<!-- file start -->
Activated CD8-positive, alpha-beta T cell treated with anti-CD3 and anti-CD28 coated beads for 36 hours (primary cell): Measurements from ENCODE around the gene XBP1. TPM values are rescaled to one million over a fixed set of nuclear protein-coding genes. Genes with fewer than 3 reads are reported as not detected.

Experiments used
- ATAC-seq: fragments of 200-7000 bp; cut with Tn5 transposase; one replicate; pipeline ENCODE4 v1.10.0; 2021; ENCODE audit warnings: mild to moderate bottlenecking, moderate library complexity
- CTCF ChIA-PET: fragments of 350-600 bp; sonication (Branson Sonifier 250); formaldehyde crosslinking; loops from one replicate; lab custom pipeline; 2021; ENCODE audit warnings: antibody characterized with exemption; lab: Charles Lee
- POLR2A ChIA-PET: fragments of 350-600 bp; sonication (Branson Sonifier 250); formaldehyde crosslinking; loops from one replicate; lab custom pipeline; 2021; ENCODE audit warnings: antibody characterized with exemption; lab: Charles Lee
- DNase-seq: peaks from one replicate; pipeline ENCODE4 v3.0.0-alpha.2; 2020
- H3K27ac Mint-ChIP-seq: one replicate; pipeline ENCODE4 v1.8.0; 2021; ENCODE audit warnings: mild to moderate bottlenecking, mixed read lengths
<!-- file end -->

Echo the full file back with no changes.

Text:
Activated CD8-positive, alpha-beta T cell treated with anti-CD3 and anti-CD28 coated beads for 36 hours (primary cell): Measurements from ENCODE around the gene XBP1. TPM values are rescaled to one million over a fixed set of nuclear protein-coding genes. Genes with fewer than 3 reads are reported as not detected.

Experiments used
- ATAC-seq: fragments of 200-7000 bp; cut with Tn5 transposase; one replicate; pipeline ENCODE4 v1.10.0; 2021; ENCODE audit warnings: mild to moderate bottlenecking, moderate library complexity
- CTCF ChIA-PET: fragments of 350-600 bp; sonication (Branson Sonifier 250); formaldehyde crosslinking; loops from one replicate; lab custom pipeline; 2021; ENCODE audit warnings: antibody characterized with exemption; lab: Charles Lee
- POLR2A ChIA-PET: fragments of 350-600 bp; sonication (Branson Sonifier 250); formaldehyde crosslinking; loops from one replicate; lab custom pipeline; 2021; ENCODE audit warnings: antibody characterized with exemption; lab: Charles Lee
- DNase-seq: peaks from one replicate; pipeline ENCODE4 v3.0.0-alpha.2; 2020
- H3K27ac Mint-ChIP-seq: one replicate; pipeline ENCODE4 v1.8.0; 2021; ENCODE audit warnings: mild to moderate bottlenecking, mixed read lengths